Tory police commissioner candidate for Cambridgeshire Jason Ablewhite reveals his ‘annus horribilis’ - the year his company crashed owing over £200,000
- Credit: Archant
The Conservative candidate for police commissioner for Cambridgeshire spoke for the first time today of 2009 being his “annus horribilis” – the year his company Bridge Fine Foods Ltd crashed owing over £200,000.
Councillor Jason Ablewhite, executive leader of Huntingdonshire District Council, and nominated by his party earlier this month for next year’s commissioner poll, said the experience of losing a business means “ I have empathy for people that have fallen on hard times.
“And that makes me more human in my decision making and not a bureaucratic robot.”
Documents from Companies House show that on March 30, 2010, Cllr Ablewhite signed off the official resolution for the winding up of Bridge Fine Foods Ltd. A statement of affairs showed that it had total debts of £228,000 including £15,000 owed to employees and £2,800 to HM Revenue and Customs.
The company that traded from St Ives as a wholesale distributor of refrigerated foods owed sums ranging from £68,000 to a Midlands food supplier, £60,000 to NatWest, and £2,292 to Huntingdonshire District Council.
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In July 2011, when the company – based on the Somersham Road industrial estate- was officially wound up, it was shown that nearly £8,000 of realisable assets had been used to pay liquidators.
Cllr Ablewhite, 43, has been a district councillor since 2004 and was elected to the £14,000 year as executive leader of Huntingdonshire District Council in May 2011; he is also a former St Ives town mayor.
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He has described himself as a “meticulous manager, excellent at juggling multiple tasks and working under pressure. Broad industry experience includes food service, specialist master butcher and chilled foods.”
From 1988 to 1998 he worked for his family’s butchery business in Cambridge, later taking charge of its catering arm. In 1998 the company was sold and he joined D P Cotsello in Dry Drayton, initially as a van salesman before becoming sales manager and later general manager.
He was part of a management buyout of the company which became Bridge Foods Ltd based in St Ives.
He said today: “In 2005 I took over a business with one other partner. The company at the time was not trading well and had high central cost centres.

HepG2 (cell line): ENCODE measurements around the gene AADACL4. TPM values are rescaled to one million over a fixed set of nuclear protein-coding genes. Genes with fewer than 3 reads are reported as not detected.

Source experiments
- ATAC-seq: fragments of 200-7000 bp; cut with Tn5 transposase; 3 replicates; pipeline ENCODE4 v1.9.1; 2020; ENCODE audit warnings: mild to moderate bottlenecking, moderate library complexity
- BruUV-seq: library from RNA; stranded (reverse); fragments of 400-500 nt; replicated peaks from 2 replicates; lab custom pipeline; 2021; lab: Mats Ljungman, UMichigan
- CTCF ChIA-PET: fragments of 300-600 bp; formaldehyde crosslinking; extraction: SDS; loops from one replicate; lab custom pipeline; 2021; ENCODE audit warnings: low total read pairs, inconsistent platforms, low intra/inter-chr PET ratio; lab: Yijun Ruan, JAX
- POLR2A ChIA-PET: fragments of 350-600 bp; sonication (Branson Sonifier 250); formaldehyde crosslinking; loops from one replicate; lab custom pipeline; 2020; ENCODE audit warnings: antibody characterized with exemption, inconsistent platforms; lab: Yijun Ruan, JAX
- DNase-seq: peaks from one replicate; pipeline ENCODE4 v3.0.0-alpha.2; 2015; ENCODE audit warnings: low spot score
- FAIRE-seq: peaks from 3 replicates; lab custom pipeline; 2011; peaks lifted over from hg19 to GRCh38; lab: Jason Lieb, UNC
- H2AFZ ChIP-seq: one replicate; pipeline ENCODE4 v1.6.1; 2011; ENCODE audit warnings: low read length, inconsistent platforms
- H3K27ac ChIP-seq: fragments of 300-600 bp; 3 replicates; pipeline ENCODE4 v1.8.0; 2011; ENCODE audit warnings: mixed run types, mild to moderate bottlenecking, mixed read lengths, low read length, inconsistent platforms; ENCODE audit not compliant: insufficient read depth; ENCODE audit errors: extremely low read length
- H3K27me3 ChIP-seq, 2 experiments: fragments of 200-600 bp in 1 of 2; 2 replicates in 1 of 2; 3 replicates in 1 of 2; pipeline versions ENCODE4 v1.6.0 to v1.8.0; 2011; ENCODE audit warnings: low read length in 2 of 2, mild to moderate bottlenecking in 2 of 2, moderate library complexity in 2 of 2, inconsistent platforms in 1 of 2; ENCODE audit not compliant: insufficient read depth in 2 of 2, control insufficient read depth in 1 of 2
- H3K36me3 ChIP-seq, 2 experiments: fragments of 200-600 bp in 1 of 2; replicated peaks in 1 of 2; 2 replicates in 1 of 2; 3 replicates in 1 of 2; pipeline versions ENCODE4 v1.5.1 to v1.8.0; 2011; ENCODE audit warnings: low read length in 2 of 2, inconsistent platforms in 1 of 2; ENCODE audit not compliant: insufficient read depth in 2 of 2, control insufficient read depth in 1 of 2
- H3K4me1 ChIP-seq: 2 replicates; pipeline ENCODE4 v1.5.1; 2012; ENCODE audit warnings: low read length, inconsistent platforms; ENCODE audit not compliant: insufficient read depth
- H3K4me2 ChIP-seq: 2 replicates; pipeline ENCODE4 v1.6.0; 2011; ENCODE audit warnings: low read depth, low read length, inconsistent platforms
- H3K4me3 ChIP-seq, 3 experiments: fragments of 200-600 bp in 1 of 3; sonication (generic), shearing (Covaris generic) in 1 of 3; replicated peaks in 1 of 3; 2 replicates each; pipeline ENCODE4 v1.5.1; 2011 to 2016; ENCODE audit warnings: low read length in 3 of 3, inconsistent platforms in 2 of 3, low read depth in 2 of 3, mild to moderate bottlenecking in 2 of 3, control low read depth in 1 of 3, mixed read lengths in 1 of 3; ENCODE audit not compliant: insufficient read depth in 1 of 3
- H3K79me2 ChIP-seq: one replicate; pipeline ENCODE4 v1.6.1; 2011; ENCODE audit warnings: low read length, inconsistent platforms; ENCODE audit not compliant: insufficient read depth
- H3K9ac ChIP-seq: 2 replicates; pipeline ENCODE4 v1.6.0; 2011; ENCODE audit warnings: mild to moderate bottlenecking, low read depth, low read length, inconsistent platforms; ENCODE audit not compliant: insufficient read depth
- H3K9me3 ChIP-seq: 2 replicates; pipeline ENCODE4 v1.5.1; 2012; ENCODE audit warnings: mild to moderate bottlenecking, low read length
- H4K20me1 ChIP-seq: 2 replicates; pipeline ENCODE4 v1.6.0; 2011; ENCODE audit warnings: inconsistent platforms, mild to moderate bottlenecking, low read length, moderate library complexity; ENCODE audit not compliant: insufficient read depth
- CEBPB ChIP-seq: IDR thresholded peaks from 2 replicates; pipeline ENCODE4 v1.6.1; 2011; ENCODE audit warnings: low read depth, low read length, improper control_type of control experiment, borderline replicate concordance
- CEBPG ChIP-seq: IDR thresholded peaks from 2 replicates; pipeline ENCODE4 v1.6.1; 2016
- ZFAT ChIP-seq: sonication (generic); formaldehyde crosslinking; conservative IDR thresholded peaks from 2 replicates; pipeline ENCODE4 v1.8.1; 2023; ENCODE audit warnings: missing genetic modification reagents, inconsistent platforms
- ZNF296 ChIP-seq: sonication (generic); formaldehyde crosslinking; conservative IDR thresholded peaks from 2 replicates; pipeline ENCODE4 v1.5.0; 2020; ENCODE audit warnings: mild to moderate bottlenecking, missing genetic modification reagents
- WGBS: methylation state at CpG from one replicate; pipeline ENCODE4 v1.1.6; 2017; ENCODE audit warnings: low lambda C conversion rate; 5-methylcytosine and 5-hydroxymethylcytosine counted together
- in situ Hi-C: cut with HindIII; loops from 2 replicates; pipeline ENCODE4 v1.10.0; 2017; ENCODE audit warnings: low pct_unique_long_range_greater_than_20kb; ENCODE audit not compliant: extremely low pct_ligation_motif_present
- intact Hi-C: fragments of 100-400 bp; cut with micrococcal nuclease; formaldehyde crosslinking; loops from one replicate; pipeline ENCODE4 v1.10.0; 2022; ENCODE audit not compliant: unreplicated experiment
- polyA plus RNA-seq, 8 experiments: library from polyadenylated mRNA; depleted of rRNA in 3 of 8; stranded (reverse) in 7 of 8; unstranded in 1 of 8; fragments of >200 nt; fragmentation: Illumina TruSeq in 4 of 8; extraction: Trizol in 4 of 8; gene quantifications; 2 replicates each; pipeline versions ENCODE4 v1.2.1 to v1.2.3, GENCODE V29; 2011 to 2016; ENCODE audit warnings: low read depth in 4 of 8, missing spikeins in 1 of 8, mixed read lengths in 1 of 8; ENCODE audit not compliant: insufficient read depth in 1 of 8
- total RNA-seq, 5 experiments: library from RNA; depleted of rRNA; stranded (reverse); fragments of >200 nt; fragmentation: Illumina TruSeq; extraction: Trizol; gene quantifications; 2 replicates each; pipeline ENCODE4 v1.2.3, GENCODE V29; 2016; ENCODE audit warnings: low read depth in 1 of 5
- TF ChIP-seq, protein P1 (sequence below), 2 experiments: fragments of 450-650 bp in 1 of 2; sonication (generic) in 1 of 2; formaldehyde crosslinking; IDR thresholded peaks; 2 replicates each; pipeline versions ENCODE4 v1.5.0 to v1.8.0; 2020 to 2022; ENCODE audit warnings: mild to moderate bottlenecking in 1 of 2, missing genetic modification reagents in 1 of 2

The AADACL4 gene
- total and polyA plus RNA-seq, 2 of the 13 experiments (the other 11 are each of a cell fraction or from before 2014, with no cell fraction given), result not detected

“Over a three year period we managed to pull the company around, reduce overheads and increase revenue streams and profitability. Everything was going in a positive direction until 2009 when as we now understand it, the country had a financial heart attack and the banking system started to collapse.
“Five key customers went out of business in quick succession owing a substantial amount of money to us; major suppliers were reducing credit terms and the banks reducing working overdrafts. It was the perfect storm to be in business and not a good place to be in, in a small boat.
“After ploughing more of my own money into the business to help with cash flow it was becoming evident that this was going to be a long and deep recession and by the back end of 2009 we decided to place the company into voluntary liquidation. “Having lost the most money personally into the company and having a wife and two children to support who were at primary school it was truly one of toughest decisions I have ever had to make and telling the staff was heart breaking.
“Some of them had young children too. 2009 will always be my annus horribilis, it was a year that my depot was also broken into in February of that year when a truck was reversed into the shutter doors, the depot ransacked and one of the vehicles stolen and also the year that my beloved Nan also passed away.”
Cllr Ablewhite said: “It would have been easy just to give up but my tenacious nature and the fact I had previous successes, not withstanding the successful family business that was sold as a going concern in 1999 and further successes since.”